Late Bloomer is a film which simply defies easy description. It mixes social drama with cyberpunk aesthetics, throwing in a little slasher theme on the side. At it's very core though, it is a film about one man, Sumida Masakiyo. He plays the role of his life, making it difficult for audiences to separate his acting performance from his character, resulting in some very disturbing and intense scenes. Director Shibata didn't miss his one chance to make on hell of an impression with his first film.
Late Bloomer was originally released in 2004 but only found its way to somewhat bigger audiences in 2008 when it was screened at several festivals around the world. It is not difficult to see why this film had a hard time being picked up. Its main character and actor, Sumida Masakiyo, is a physically disabled and somewhat deformed man. His appearance is unforgettable and truly unique, and it's not often a person like this is offered a lead role in a film, playing more or less himself (this is no Dustin Hoffman in the Rain Man thank god). Even less common is the nature of his role. Even though Sumida is physically disabled, he has one hell of a well-functioning mind and likes making the best of life. He is a regular visitor of hardcore punk concerts, loves alcohol and races after every women he sees. Yet his appearance drives people away and keeps them at curiosity distance.
When a new caretaker enters his home Sumida falls for her but sees his best friend and room mate run off with the girl. Even though he fairs well his environment, he fails to belong, driving him to certain madness. The scary part is that Sumida is always hiding behind his everlasting grin. It is very hard to read him as a character, only the context of his actions betray his emotions. His grin turns him into a lovable chap when he's having fun, but makes him damn creepy when he starts messing up. Sumida's performance is really mind blowing, though maybe just a little ironic. The film shows him as a vigorous man, not limited as a person by his disabilities. On the other hand, it is hard to image Sumida playing another role in film ever again, as his appearance is so unique he is immediately entangled with this character. A little bitter maybe, but at least that's how I feel it.
Those of you thinking this makes a good subject for a conventional drama, think again. Shibata takes a very different route with Sumida's story. He splices the film into two separate segments. The core scenes are pretty simple, black and white registrations of Sumida's everyday life. The hand-held technique makes it feel almost like a documentary and adds an ever more human side to Sumida's character. Opposed to those scenes there are some frantically edited experimental breaks, sporting harsh, high contract black and white photography and a trippy, noizy soundtrack. They give the film a weird, outlandish vibe, in heavy contrast with the more realistic scenes. It's this exact schism that might drive audiences even farther away from liking this film, as the subject of the physically or mentally disabled is typically handled with much care, trying to portray them as glorified as can be. Late Bloomer takes a very different road, going for a bold and in you face approach (which in my opinion is ultimately way more effective and way less sentimental).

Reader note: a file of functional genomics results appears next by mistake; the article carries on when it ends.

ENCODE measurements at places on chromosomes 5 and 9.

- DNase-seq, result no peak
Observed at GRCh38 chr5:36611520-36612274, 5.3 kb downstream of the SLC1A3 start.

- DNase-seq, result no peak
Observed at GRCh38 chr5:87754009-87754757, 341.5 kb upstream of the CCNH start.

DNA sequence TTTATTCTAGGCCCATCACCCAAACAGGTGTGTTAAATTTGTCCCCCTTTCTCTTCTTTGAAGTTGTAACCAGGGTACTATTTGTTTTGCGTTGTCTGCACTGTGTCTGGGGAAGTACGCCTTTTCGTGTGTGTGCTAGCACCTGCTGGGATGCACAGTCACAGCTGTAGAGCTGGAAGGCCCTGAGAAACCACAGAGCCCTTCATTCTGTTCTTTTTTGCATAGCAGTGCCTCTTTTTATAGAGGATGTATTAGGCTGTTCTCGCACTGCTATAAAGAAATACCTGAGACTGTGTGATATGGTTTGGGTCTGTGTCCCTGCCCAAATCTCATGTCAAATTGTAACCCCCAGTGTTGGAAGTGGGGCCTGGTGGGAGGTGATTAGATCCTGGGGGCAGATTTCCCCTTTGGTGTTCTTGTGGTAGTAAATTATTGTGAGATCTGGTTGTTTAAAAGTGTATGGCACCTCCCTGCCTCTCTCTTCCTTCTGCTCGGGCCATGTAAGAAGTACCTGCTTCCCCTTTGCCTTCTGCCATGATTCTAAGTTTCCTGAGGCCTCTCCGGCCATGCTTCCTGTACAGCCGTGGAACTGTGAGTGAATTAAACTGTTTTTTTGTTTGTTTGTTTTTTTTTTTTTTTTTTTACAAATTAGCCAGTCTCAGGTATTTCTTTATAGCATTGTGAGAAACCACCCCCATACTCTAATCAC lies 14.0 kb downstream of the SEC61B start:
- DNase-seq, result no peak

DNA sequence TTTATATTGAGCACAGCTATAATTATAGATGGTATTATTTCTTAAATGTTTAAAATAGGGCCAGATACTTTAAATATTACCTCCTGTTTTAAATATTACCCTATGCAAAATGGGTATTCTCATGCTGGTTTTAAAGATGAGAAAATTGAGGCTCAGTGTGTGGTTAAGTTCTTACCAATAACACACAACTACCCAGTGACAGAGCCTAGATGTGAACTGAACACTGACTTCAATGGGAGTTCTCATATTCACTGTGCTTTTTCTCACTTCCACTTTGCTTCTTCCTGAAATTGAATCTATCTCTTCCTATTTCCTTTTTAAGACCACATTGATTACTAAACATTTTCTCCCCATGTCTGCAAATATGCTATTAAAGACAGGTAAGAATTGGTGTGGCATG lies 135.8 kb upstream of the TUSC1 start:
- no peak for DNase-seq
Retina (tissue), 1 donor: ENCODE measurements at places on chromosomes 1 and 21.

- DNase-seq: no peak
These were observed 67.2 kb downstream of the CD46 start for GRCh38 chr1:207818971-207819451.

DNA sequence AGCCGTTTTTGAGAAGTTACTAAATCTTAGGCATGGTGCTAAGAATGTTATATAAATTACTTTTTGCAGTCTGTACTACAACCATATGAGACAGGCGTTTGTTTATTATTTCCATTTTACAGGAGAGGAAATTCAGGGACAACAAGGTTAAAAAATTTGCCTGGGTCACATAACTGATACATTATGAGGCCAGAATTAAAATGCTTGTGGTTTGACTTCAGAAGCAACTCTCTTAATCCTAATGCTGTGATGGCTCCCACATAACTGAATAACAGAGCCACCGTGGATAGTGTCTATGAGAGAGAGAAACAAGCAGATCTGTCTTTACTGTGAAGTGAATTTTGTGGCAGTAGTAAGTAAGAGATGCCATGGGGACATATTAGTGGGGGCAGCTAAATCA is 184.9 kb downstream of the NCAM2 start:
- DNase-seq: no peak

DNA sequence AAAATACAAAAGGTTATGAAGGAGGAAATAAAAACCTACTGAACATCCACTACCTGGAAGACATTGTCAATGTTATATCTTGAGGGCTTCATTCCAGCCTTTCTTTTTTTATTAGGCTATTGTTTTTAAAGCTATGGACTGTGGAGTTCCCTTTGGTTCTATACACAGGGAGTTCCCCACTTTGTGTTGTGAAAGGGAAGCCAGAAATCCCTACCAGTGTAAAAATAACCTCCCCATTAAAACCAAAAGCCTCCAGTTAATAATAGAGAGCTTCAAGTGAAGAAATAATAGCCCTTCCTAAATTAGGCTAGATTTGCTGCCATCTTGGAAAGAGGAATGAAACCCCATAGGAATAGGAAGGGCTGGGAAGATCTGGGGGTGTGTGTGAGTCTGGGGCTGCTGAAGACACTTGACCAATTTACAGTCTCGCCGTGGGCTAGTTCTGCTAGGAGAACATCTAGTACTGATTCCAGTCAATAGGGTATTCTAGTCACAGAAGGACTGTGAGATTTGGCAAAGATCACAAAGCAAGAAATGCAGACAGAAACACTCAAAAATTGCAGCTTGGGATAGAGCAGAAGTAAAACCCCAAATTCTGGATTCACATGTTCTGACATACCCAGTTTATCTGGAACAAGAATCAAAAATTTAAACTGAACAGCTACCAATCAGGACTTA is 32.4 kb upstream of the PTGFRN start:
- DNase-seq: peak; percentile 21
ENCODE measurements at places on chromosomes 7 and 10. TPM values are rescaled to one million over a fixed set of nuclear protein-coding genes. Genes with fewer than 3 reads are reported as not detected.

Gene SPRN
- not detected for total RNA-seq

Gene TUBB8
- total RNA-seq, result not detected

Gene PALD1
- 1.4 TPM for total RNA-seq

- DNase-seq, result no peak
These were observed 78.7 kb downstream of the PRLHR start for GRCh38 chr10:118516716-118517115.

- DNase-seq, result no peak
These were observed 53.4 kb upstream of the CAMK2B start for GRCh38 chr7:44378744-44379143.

The soundtrack too deserves a mention, as it contains some very rare and awesome music. Apart from the punk concerts, the score is very electronic-oriented, more so than the usual industrial scores that go with cyberpunk. There are IDM and noize influences mixed with industrial sounds that give the film a very unique edge. Especially the tracks during the opening and ending of the film are gold and work well even outside the context of the film. It would be nice if more films would experiment with these kind of sounds.
In the final half hour the film sees Sumida flipping from good to bad and features some pretty twisted scenes. After having watched the film, its easy to think of Sumida as an actor being exploited for a trash flick featuring a physically disabled main character. But by doing that, I believe that the man is heavily discredited. Late Bloomer is a film that shows a guy who is energetic, witty and well capable of living his life as he wishes. It removes the protective cloak from these people and shows they are capable of more than playing poor victims in some sentimental social drama. For that alone this film is worth watching.
If you like experimental cinema and you're not afraid to see some stereotypes shattered, this film is a definite recommendations. It's a whole new way of applying cyberpunk aesthetics to a film subject, mixing it with a documentary take on one of the most interesting characters I've ever seen in a film. Sumida is the man and Shibata directed him like no other could. I believe this is the film of their lifetime for both, and a very impressive watch to boot.
And if you're aching for some moving images, there's a little trailer to sooth your needs.